AtticGreek.org is the home of the revised Ancient Greek Tutorials by Donald Mastronarde, adjusted to conform to the changes made in the second edition of Introduction to Attic Greek (University of California Press 2013) and to provide additional supplements to that book. Many parts of this site will be helpful, however, to anyone beginning or reviewing the study of ancient Greek with any textbook.If you are using the first edition of Introduction to Attic Greek, visit the site tailored to the first edition.This site should display Greek correctly if viewed with a modern browser on a modern operating system, without further action by the user. If, however, Greek words are cut off, or the Greek is displayed with a combination of different fonts or with a combination of characters and rectangles, then the user should install one of the free fonts recommended below.
NOTE: The revised second printing (available from September 2015) has incorporated all the corrections indicated in the above document.
- Corrigenda in the first printing of the second edition
- What's different in the second edition? (for those who have taught from the first edition)
For students and instructors:
- A vocabulary flashcard app has been created at the memrise site by Helma Dik. Apps for iOS and Android may be downloaded for free.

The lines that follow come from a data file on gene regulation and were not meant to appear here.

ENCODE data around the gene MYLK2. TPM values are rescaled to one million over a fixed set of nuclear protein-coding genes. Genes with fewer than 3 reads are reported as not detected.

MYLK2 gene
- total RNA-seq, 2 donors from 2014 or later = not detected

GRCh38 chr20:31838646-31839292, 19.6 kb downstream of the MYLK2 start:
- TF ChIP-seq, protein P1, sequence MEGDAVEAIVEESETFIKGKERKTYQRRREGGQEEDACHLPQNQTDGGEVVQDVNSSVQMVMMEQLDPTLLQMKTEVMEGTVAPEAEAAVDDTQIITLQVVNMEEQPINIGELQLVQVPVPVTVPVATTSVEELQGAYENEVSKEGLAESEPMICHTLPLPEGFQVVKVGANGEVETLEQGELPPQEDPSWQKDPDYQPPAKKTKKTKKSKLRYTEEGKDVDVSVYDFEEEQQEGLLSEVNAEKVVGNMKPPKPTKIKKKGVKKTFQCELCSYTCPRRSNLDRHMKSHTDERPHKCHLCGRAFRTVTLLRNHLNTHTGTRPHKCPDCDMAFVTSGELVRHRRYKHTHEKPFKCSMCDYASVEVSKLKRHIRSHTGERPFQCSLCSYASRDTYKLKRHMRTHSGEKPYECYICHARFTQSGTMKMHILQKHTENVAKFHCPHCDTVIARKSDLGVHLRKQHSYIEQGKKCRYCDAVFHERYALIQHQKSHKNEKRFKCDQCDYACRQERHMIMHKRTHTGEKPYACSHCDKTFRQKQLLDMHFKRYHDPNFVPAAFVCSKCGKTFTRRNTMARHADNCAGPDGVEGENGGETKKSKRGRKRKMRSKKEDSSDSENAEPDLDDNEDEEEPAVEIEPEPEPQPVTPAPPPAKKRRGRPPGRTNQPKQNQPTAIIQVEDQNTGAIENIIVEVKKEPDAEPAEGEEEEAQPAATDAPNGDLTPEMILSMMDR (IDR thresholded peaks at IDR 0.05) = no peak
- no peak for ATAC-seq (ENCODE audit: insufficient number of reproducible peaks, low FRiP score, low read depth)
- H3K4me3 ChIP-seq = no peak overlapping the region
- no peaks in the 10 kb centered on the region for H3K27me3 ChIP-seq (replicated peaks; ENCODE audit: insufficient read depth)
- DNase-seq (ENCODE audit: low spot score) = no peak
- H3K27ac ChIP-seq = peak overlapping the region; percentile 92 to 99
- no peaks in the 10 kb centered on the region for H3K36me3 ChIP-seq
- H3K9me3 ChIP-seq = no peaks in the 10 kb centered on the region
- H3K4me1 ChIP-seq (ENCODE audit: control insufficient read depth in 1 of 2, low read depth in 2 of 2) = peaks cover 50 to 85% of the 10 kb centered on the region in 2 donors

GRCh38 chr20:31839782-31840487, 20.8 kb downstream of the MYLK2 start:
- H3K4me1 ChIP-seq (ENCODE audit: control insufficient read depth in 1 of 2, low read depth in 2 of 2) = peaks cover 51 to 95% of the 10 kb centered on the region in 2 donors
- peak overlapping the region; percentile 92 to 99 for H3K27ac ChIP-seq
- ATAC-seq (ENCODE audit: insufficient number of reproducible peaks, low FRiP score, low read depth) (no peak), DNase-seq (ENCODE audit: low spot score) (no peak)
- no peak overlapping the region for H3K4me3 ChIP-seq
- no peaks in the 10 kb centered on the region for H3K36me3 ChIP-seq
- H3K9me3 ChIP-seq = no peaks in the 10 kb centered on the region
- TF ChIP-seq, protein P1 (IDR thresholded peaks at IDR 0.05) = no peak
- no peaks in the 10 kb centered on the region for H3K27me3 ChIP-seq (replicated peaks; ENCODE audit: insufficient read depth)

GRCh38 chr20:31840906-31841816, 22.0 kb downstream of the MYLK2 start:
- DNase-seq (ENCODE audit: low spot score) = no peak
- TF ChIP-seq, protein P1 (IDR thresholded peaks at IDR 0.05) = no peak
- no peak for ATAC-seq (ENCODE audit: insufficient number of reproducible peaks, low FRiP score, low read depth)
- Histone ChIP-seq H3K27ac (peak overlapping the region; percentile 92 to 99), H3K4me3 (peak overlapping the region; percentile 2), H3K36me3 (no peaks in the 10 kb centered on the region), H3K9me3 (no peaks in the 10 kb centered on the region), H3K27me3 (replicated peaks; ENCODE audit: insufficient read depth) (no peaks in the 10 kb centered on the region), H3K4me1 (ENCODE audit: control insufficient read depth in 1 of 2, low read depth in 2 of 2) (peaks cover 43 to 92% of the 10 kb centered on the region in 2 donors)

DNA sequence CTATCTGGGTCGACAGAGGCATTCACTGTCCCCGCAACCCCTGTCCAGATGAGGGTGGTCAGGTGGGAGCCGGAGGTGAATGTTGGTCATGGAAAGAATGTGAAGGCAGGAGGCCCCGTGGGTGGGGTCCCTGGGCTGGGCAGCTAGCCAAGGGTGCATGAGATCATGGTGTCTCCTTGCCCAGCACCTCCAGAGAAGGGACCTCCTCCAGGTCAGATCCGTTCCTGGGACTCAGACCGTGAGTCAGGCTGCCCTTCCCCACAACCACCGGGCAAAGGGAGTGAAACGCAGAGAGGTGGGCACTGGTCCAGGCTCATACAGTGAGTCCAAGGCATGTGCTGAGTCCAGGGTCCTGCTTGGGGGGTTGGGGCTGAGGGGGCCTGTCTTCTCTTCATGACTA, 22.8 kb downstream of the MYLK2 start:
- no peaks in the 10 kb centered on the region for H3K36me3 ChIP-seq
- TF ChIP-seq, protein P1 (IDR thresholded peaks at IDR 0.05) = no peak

- Grids for declension practice
- Grids for conjugation practice
- Grid for verb synopsis
- Review Summary of Declensional Endings (through Unit 22)
- Review Catalogue of Declensional Endings
- Review Summary of Conjugational Endings
- Principal parts by Units (Units 5-20, first three only)
- Principal parts alphabetically (Units 5-20, first three only)
- Principal parts by Units (all Units, all parts)
- Principal parts alphabetically (all Units, all parts)
- Principal parts by verb types (all Units, all parts)
- Checklist of Grammatical Terms and Categories
- Guide to Transitioning to Reading Continuous Greek Texts
- Some aspects of Greek word order
- Greek Transliteration and Dealing with Proper Names
- Extra reading passages from Lysias 1, glossed: these four passages represent the continuation of the speech whose beginning was used as the reading exercise in Units 36 and 37. The glossing assumes that student has learned the vocabulary and syntax of the entire book. Words not glossed can be looked up in the Greek-English Glossary of the book.
- Extra reading passages from Plato, glossed: these passages offer a good deal of the third section of Plato's Apology (Defense of Socrates), which represent what Socrates is supposed to have said after a majority of the jury selected the more severe of the two penalties suggested, death. The glossing assumes that student has learned the vocabulary and syntax of the entire book. Words not glossed can be looked up in the Greek-English Glossary of the book.
- Reading the Oiniades decree, IG I3, 110 (the inscription on the cover of the first edition)
See AWOL's list of Open Access Textbooks and Language Primers relating to the ancient world